RandleWatch: The Fall of Ran

The next televised basketball game Andrew Wiggins will play in will probably be held in Las Vegas this July. (See you there, Andrew.) This has been a hard fact for me to accept. Sleep has been hard to come by. Food doesn’t taste the same. Breaking up is hard to do.

However, this is practice that I need. We all need it. As of right now, we have a 19.9% chance at drafting Andrew Wiggins. Quick, guess what finger I’m holding up right now. If you guessed "ring finger," congratulations, you just drafted Andrew Wiggins. If not, tough luck, no rings for you! That's the Sixers chances of getting Wiggins.

With an 80% chance of Wiggins holding up somebody else’s jersey on draft night, we have to start considering the possibility that somebody else will be our next guiding light. We have to prepare for a world without Wiggins. And hey, there’s still plenty of NCAA Tournament left to watch! When one door closes, another one opens! So let’s talk about our next franchise savior up.

Joel Embiid!

Jabari Parker!

Dante Exum!

Julius Randle! That’s the ticket! Finally, somebody who’s still playing. (God, that first weekend was like bloodsport for draft prospects.)

So here’s what I said back in September about Randle:

The most notable is PF Julius Randle, the current leading candidate for the "Wiggins or _______" debate that Bill Simmons will constantly remind us he was on the right side of five years from now.

Matt nails another one!

So, long story short, that didn’t happen. It’s hard to say Randle’s stock has taken a dive, because he’s still probably going to be no lower than a top 6 pick (barring a monster workout season from either Aaron Gordon or Noah Vonleh), but he lost all of his top overall pick buzz almost instantly once the season began. So I wanted to take a look at Randle, what went wrong, what went right, and what to look for Friday night when Kentucky faces Louisville in the Sweet 16. (And BTW, watch that game. For the love of god, watch that game.) Also, because what you really care about is his potential fit with your 76ers, we’ll cover that too.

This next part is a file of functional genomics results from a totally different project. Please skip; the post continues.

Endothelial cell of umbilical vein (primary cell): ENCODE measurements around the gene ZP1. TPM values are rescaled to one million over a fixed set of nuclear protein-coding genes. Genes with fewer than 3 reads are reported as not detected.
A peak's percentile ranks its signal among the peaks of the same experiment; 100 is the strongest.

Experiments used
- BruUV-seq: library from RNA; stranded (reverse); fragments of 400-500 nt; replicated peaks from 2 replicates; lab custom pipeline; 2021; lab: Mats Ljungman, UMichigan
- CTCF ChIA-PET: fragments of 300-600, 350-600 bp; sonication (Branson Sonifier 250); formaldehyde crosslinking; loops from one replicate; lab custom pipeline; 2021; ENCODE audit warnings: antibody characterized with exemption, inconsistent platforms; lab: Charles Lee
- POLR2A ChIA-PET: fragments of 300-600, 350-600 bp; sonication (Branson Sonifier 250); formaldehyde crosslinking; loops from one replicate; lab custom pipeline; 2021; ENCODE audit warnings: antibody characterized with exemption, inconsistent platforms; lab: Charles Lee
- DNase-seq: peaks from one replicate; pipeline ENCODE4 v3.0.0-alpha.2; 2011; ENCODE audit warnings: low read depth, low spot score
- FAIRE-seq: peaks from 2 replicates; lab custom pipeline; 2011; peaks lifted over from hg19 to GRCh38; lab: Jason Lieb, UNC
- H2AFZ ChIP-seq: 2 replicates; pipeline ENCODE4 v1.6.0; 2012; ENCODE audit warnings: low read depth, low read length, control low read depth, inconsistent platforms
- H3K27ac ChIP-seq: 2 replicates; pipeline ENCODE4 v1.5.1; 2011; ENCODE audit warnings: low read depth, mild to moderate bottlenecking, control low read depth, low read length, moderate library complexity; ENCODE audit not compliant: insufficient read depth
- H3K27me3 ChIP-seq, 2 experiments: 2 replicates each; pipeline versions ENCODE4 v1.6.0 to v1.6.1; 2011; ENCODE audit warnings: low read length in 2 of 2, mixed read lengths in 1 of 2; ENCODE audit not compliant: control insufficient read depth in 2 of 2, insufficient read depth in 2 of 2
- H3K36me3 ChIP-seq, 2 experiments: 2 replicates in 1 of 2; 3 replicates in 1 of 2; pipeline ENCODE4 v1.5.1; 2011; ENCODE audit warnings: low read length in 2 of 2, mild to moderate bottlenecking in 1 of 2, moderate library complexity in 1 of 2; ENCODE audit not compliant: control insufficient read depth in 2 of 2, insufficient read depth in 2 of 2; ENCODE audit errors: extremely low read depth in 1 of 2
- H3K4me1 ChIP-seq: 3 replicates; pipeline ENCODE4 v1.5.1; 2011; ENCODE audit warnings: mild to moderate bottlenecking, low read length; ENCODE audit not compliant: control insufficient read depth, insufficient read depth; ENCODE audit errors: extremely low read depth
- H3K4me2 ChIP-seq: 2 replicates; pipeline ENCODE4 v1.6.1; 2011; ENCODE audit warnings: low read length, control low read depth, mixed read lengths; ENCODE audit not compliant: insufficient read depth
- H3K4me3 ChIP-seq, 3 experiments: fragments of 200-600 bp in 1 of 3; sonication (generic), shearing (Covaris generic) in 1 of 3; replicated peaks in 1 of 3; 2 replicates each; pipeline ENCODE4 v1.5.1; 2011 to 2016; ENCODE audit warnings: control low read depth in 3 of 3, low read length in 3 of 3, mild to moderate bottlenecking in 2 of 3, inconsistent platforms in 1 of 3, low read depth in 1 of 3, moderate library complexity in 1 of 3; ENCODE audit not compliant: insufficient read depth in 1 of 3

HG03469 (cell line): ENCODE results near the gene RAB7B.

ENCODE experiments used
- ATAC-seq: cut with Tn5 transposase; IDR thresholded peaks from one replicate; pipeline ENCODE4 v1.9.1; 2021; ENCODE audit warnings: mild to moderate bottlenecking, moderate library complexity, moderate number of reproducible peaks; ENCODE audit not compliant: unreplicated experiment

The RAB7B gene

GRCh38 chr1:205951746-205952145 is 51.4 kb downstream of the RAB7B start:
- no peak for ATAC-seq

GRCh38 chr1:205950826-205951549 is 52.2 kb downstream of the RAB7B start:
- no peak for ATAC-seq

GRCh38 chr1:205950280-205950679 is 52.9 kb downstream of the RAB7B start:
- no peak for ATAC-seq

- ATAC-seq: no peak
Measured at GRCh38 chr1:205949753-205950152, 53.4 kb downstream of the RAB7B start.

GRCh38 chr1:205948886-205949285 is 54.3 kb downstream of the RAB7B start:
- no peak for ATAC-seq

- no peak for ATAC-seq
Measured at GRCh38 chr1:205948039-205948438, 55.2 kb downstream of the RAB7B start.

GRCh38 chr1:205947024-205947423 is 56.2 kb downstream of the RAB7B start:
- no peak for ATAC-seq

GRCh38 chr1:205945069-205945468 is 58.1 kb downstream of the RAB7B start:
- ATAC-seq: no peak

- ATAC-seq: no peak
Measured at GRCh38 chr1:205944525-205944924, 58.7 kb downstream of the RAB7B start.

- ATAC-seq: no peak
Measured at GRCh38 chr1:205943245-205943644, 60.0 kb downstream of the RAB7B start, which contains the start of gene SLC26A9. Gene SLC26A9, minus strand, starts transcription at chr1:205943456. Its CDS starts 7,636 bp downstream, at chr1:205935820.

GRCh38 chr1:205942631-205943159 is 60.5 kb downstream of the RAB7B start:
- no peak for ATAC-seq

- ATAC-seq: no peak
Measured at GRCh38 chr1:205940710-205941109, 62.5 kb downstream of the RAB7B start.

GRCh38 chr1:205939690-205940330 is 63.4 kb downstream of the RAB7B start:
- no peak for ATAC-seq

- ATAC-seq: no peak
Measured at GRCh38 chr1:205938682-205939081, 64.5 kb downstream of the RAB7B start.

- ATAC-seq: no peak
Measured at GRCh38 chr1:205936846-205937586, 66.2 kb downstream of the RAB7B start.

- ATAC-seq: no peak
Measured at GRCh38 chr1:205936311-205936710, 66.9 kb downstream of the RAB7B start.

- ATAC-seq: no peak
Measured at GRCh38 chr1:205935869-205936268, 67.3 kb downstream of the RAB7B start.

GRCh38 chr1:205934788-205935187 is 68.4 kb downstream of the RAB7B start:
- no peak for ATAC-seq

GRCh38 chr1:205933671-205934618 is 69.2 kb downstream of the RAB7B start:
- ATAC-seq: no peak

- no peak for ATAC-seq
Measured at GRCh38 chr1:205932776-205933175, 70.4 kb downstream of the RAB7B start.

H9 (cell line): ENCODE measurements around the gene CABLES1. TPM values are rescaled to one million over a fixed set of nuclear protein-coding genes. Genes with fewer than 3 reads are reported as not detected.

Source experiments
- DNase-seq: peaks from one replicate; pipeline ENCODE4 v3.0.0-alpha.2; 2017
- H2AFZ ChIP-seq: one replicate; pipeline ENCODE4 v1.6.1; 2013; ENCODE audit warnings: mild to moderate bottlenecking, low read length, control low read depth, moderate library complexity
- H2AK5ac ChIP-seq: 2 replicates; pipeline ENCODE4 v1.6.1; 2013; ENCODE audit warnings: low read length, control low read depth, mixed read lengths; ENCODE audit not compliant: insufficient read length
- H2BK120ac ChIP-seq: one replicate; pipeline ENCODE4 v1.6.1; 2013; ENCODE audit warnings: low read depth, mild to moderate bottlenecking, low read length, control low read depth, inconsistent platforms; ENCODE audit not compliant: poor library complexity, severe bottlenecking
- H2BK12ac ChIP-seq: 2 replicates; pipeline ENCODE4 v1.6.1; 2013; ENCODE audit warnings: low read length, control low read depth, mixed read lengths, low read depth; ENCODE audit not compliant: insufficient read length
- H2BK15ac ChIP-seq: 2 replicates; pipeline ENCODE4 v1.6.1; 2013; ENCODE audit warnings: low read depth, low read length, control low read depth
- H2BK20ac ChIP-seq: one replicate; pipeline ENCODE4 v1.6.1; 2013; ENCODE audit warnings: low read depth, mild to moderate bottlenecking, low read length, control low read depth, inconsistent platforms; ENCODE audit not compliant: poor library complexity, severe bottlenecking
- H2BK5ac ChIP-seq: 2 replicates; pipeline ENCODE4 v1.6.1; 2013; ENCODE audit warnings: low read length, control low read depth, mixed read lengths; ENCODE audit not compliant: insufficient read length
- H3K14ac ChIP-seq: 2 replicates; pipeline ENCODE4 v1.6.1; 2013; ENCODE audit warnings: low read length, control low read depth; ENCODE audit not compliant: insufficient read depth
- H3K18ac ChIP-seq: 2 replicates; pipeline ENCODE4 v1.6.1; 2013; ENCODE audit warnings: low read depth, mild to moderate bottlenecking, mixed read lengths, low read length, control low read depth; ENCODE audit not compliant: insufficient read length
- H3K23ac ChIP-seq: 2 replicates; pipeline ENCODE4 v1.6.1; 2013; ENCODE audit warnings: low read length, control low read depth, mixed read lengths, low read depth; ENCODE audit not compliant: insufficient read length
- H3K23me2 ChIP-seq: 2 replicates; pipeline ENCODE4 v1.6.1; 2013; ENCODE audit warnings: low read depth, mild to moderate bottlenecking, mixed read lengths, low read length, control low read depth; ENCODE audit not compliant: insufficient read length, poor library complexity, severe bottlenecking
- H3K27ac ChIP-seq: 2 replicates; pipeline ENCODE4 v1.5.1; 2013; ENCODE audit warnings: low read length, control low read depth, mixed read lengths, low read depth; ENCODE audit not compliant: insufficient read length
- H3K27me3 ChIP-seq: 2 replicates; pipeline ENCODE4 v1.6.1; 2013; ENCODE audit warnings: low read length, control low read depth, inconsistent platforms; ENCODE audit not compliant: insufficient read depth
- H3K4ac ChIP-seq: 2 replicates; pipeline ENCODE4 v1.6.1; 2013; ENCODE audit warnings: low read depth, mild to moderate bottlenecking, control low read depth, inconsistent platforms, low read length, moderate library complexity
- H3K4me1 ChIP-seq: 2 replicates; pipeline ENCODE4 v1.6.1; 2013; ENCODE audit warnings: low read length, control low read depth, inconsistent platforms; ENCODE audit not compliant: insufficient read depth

What Went Wrong

Several things went wrong for Randle. Although the narrative train grazed Wiggins first, it pretty much plowed through Randle first. The first knock on him was a purported lack of athleticism and his inability to play above the rim. Randle doesn’t have that jump out of the gym ability that some of the other top guys do. His 6’11" wingspan is pretty average for a man his size. As a result, he comes across as unathletic.

Here’s why I don’t care about that. As an NBA power forward, there’s rarely going to be a day where he’s matched up against a superior athlete at the 4. One of the things I like about Randle is his ability to play both inside and outside. I think he matches up well strength wise inside with conventional NBA power forwards (I think his strength is an underrated skill and I think he faces a lot of low-post double teams in college that he won't face right off the bat in the NBA), and he has the quickness to play with the newer breed of stretch fours that most of the league is trending toward.

Randle has been pigeonholed at Kentucky, in my opinion. He’s usually paired with a lane-clogging center with little to no offensive game, either Willie Cauley-Stein or Dakari Johnson. Rather than take advantage of Randle’s ball skills, Kentucky’s system usually finds him in the low post while the Harrisons and James Young play hot potato on the perimeter. The interior gets clogged up big time, and it exposes Randle’s biggest weakness, his kick out passing to the open perimeter shooter. It’s something he’s improved on as the season has progressed, but largely by necessity. This has been a consistent issue with Kentucky and their one-and-done players, in that rather than adapt their style of play to the personnel they have, they just throw them into the same system and rely on their individual talents to get the job done. Sometimes that works (see Davis, Anthony). Sometimes it doesn’t. This is one of those times.